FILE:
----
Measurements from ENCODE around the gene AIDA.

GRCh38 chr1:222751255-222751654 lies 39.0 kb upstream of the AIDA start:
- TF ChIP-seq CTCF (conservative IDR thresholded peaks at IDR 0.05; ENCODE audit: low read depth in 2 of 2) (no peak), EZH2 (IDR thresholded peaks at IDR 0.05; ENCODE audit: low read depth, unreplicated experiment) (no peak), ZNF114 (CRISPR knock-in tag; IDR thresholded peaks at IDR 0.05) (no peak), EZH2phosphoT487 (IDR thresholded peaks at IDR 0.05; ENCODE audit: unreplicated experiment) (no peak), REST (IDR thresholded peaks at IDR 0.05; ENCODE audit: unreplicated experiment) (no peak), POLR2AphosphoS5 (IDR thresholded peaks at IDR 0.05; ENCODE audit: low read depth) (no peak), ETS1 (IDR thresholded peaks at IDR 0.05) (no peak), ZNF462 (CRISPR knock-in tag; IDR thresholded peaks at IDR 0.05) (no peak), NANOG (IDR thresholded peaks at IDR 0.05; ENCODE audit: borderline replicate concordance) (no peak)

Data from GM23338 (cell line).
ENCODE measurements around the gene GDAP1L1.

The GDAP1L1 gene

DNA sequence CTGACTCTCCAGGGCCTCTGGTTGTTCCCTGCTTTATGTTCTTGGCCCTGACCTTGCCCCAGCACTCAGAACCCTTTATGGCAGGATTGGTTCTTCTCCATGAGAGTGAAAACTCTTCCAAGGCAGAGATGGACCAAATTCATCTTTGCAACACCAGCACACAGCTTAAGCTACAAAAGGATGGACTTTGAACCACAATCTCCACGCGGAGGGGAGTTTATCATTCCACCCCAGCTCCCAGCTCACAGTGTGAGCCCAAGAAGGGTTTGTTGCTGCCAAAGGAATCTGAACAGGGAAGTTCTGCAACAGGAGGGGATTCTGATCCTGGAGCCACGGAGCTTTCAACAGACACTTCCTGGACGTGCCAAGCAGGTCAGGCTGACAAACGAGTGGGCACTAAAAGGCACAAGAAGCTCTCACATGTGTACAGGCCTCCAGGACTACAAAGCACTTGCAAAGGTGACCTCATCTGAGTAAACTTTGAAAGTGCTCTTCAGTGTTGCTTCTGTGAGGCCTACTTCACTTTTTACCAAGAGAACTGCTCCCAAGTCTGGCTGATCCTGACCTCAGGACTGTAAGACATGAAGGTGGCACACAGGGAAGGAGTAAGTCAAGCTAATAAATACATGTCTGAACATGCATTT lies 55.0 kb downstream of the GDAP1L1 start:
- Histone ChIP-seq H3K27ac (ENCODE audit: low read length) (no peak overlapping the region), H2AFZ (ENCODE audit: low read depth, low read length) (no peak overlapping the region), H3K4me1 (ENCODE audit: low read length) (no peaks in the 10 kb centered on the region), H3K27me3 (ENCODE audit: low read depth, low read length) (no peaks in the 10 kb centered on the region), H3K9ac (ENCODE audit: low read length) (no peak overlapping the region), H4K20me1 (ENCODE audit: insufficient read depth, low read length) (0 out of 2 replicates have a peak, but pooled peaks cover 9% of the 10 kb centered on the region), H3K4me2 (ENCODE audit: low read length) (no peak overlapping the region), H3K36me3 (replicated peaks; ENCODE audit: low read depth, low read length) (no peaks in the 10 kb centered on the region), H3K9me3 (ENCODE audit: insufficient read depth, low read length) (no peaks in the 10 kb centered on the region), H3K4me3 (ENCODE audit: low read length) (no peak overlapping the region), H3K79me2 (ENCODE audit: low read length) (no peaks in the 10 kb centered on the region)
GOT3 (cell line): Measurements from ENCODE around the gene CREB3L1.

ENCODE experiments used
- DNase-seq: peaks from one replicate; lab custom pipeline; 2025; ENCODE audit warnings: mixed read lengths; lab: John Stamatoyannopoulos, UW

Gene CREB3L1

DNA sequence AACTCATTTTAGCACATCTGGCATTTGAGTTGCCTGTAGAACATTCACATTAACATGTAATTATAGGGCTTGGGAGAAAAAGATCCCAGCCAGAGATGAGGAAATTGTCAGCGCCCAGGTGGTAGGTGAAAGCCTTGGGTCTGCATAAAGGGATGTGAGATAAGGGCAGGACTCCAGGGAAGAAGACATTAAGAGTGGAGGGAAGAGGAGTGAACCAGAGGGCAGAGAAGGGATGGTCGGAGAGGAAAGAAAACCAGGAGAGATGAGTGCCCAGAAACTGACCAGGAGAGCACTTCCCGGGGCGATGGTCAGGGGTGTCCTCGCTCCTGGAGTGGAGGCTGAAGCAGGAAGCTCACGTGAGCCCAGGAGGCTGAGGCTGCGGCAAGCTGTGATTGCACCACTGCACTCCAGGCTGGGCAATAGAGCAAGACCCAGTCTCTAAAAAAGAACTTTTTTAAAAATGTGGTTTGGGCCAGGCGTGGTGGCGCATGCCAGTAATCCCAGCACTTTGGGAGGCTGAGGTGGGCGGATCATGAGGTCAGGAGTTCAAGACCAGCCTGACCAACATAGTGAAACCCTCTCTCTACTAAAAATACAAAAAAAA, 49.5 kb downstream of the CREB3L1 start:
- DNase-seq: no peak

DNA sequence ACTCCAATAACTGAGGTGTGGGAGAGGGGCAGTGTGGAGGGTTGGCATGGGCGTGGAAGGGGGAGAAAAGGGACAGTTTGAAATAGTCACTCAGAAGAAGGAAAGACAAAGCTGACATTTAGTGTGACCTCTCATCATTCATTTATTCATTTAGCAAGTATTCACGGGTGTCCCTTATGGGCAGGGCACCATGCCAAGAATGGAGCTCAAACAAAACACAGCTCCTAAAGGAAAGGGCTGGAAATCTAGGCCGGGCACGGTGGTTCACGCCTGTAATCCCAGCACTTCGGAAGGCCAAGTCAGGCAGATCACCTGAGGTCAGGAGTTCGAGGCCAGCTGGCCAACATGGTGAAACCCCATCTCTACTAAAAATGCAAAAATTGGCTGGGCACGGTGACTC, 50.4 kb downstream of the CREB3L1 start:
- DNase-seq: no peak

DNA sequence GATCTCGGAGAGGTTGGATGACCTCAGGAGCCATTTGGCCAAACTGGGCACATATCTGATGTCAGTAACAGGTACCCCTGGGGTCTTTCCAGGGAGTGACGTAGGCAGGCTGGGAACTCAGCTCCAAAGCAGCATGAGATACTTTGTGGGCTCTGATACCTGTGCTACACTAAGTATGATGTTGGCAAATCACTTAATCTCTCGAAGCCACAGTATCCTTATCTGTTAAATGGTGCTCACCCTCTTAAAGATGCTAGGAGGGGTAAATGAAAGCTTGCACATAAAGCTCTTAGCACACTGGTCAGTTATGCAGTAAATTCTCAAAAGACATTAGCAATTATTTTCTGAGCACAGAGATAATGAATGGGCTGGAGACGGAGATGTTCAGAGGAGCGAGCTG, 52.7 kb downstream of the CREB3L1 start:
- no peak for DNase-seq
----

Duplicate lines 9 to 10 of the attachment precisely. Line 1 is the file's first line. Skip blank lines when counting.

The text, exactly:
GOT3 (cell line): Measurements from ENCODE around the gene CREB3L1.

ENCODE experiments used